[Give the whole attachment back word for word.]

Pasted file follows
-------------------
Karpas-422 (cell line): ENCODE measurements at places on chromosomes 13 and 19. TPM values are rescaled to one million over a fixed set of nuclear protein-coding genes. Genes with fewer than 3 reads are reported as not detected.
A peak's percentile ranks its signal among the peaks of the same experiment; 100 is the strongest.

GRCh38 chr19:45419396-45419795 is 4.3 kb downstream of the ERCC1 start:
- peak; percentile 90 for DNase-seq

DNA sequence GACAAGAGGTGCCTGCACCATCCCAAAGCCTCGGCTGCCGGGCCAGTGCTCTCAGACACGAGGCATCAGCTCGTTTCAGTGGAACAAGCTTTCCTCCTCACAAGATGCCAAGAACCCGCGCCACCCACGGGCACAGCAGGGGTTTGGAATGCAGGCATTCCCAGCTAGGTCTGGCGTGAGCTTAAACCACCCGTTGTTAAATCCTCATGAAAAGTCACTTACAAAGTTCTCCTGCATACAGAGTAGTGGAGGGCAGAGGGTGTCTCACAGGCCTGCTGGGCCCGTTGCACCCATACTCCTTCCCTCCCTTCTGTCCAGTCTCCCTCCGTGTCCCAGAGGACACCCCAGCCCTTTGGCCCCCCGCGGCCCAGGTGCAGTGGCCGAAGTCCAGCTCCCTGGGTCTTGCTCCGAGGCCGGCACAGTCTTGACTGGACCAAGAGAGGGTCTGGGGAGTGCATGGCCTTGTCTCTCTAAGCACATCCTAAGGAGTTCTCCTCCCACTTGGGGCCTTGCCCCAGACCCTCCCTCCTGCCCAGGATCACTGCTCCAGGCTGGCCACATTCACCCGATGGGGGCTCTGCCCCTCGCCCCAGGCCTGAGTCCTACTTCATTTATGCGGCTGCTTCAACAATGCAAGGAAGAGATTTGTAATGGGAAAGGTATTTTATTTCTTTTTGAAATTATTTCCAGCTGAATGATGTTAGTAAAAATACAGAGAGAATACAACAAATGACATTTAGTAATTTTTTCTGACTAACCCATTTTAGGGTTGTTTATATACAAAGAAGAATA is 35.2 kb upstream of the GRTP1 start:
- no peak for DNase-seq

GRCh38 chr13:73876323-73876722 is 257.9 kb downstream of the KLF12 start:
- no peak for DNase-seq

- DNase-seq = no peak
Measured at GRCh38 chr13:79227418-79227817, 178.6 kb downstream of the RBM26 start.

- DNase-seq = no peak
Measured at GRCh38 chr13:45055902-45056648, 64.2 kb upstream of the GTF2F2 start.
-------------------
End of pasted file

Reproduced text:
Karpas-422 (cell line): ENCODE measurements at places on chromosomes 13 and 19. TPM values are rescaled to one million over a fixed set of nuclear protein-coding genes. Genes with fewer than 3 reads are reported as not detected.
A peak's percentile ranks its signal among the peaks of the same experiment; 100 is the strongest.

GRCh38 chr19:45419396-45419795 is 4.3 kb downstream of the ERCC1 start:
- peak; percentile 90 for DNase-seq

DNA sequence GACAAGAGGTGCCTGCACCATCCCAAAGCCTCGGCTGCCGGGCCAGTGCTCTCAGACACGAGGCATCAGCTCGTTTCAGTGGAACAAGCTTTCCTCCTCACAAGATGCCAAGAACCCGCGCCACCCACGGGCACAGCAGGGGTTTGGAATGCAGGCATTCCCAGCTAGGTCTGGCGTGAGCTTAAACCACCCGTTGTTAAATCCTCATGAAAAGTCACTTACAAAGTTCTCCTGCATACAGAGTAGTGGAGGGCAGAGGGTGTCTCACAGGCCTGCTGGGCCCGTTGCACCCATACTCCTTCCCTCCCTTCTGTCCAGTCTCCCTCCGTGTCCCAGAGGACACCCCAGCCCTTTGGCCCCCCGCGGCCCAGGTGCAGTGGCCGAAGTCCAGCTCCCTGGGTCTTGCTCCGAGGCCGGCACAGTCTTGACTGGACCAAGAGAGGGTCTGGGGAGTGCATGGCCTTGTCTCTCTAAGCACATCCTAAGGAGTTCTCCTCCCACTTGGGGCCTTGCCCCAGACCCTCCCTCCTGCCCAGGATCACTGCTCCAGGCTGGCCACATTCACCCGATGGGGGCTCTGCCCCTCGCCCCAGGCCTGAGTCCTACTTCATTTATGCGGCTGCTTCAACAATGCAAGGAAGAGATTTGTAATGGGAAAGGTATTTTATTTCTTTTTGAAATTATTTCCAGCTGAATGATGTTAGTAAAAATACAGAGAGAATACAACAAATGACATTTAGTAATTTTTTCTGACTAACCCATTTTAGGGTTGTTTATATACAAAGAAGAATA is 35.2 kb upstream of the GRTP1 start:
- no peak for DNase-seq

GRCh38 chr13:73876323-73876722 is 257.9 kb downstream of the KLF12 start:
- no peak for DNase-seq

- DNase-seq = no peak
Measured at GRCh38 chr13:79227418-79227817, 178.6 kb downstream of the RBM26 start.

- DNase-seq = no peak
Measured at GRCh38 chr13:45055902-45056648, 64.2 kb upstream of the GTF2F2 start.